Water may enter the pipeline, depending on the size of the leak and the topography of the pipeline, Linke said. To take water out, overpressure needs to be applied or water could be forced back by so-called pigs, a piece of equipment with a special pushing device. Pigs are also used to tightly close the two pipeline strings to the left and right of the damaged site.
Europe Looking at How to Increase Protections (12:15 p.m.)
The European Commission says it’s supporting the national authorities conducting the investigation into the leaks from the Nord Stream pipelines, the EU executive’s spokesperson Dana Spinant said at a briefing on Thursday. Brussels is also working with member states to see how to increase protection and resilience of the infrastructure.
Finland Boosts Gas Pipeline Security (11:58 a.m.)
Finland’s network operator Gasgrid has increased security around the Balticconnector pipeline, which connects the Nordic country with Estonia, Finance Minister Annika Saarikko told reporters Thursday.
The attacks on the Nord Stream pipelines earlier this week highlight Finland’s need to ensure it’s sufficiently prepared against threats to critical infrastructure, Saarikko said following a meeting of the cabinet’s preparedness group.
Europe’s Industry Pleads for More Help (11:26 a.m.)
“More immediate and efficient measures” are needed to solve the energy crisis in Europe, trade groups representing energy-intensive industries from fertilizer to glass-making said in a joint statement. Many sectors are suffering plant shutdowns and layoffs as gas prices hold at “unbearable” levels, they said, and called for electricity prices to be disconnected from gas prices.
Germany Nears Deal on Gas Levy Substitute (10:45 a.m.)
Germany’s coalition parties are close to a deal on introducing a so-called gas-price brake as an alternative to a planned levy on consumers, Handelsblatt reported, citing unidentified people familiar with the talks. The government will earmark about 150 billion to 200 billion euros to cover the cost of the price cap, to be funded through the Economic Stabilization Fund that was originally created to address the impact of the Covid pandemic.
NATO Promised ‘Determined’ Response (10:42 a.m.)
NATO allies warned any deliberate attack against allies’ infrastructure would be met with a “united and determined response” following the gas pipeline leaks in the Baltic Sea.
In a joint statement, the North Atlantic Council echoed other officials, saying information currently indicates the leaks are the result of “deliberate, reckless and irresponsible acts of sabotage.” They added they are committed to defending against any “coercive use of energy or hybrid tactics by state and non-state actors.”
Even as Poland has blamed Russia for the damage, the NATO statement refrained from naming any names as a joint investigation by Denmark, Sweden and Germany is underway.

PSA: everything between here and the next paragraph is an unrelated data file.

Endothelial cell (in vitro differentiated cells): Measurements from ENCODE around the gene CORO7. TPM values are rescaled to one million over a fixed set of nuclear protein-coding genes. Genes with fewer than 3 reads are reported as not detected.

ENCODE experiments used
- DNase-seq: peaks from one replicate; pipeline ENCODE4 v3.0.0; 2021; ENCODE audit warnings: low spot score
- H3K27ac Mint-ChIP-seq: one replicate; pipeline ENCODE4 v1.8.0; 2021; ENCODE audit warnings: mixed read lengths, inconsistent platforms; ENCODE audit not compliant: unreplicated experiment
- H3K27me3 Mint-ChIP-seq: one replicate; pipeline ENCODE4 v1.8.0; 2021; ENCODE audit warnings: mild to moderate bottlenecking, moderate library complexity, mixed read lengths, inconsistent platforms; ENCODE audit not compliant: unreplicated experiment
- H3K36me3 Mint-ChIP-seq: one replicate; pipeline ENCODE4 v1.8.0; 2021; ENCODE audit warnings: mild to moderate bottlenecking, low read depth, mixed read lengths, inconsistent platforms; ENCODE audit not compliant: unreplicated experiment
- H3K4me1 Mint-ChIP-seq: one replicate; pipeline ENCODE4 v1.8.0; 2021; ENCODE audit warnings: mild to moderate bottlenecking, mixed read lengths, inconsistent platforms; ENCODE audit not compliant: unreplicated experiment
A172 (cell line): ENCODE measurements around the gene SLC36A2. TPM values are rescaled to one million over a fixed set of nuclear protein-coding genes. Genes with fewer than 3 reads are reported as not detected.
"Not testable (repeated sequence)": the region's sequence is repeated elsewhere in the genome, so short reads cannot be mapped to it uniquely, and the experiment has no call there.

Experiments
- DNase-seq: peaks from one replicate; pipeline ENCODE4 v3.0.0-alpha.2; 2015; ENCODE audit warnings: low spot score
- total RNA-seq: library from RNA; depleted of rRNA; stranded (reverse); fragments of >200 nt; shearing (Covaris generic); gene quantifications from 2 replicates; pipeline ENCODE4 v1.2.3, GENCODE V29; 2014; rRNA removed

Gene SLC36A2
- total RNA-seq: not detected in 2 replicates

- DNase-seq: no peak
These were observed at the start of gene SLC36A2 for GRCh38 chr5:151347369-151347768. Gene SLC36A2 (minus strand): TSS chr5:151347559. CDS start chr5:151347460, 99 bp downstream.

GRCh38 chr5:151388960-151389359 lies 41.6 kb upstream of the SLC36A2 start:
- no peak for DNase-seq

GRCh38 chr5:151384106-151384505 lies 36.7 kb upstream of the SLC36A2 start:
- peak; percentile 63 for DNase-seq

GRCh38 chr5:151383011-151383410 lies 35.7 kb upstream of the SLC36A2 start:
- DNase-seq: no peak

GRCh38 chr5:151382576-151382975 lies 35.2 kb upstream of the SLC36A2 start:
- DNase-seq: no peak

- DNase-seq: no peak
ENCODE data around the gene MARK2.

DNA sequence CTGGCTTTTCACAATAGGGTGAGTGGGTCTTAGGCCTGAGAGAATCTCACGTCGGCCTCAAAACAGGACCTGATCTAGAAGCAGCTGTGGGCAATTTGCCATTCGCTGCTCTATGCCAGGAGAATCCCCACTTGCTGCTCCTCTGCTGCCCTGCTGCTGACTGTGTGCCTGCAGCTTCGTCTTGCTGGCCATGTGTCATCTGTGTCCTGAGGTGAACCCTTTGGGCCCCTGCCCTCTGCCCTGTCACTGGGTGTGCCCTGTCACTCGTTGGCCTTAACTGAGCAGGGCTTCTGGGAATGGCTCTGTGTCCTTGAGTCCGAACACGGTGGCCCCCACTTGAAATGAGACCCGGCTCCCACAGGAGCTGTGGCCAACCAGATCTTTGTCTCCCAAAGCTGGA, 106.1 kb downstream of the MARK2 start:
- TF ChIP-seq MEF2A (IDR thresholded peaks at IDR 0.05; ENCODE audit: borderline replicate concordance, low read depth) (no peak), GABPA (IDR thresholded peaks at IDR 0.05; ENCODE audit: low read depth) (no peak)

German Regulator Warns of Gas Shortage (11 a.m.)
Germany’s network regulator said gas demand was well above average last week as temperatures fell and said savings of at least 20% are needed to avert a shortage this winter.
“This week’s numbers are very sobering,” Klaus Mueller, president of the Bundesnetzagentur, said in an emailed statement, adding that consumption data provide only a “snapshot” and the situation can quickly change. “Savings must also be made when temperatures continue to fall,” he added. The agency said that gas consumption needs to decline by “at least 20%” to prevent a shortage.
Sweden Says Exact Leak Locations Not Known (9:36 a.m.)
Sweden’s Coast Guard became aware of two leaks in the pipelines in Sweden’s exclusive economic zone at the same time as they learned of two in Denmark on September 26, communicating it on their website, according to a spokesman reached by phone. It isn’t known which parts of the pipelines the leaks are in, he said.
Greece to Get LNG From TotalEnergies (9:08 a.m.)
Greece’s Public Gas Corporation of Greece AE has agreed to a deal for the supply of two liquefied natural gas carriers a month for the next five months from November 2022 to March 2023, the country’s Energy Ministry said in an emailed statement.
Gas Prices Drop (8:00 a.m.)
European natural gas prices declined as much as 5.4% on Thursday after two days of gains as tensions between Russia and the continent threatened further derailment of gas supplies.
Warmer weather from next week is likely to delay heating demand, bringing some relief to prices.
EU Gas Cap Could Push Up Prices (7:30 p.m. Wednesday)
Capping natural gas prices, a move urged by more than half of member states seeking to quickly contain the crisis risks increasing demand for the fuel rather than addressing its scarcity if imposed in isolation, the European Commission said in a document seen by Bloomberg News.
To be effective, an intervention in the gas market should limit the influence of Russia’s manipulation of pipeline supplies and reduce Moscow’s revenues, bring down the price of imported gas for consumers and cut excessive price volatility, according to the commission. The document will be discussed by energy ministers meeting in Brussels on Friday.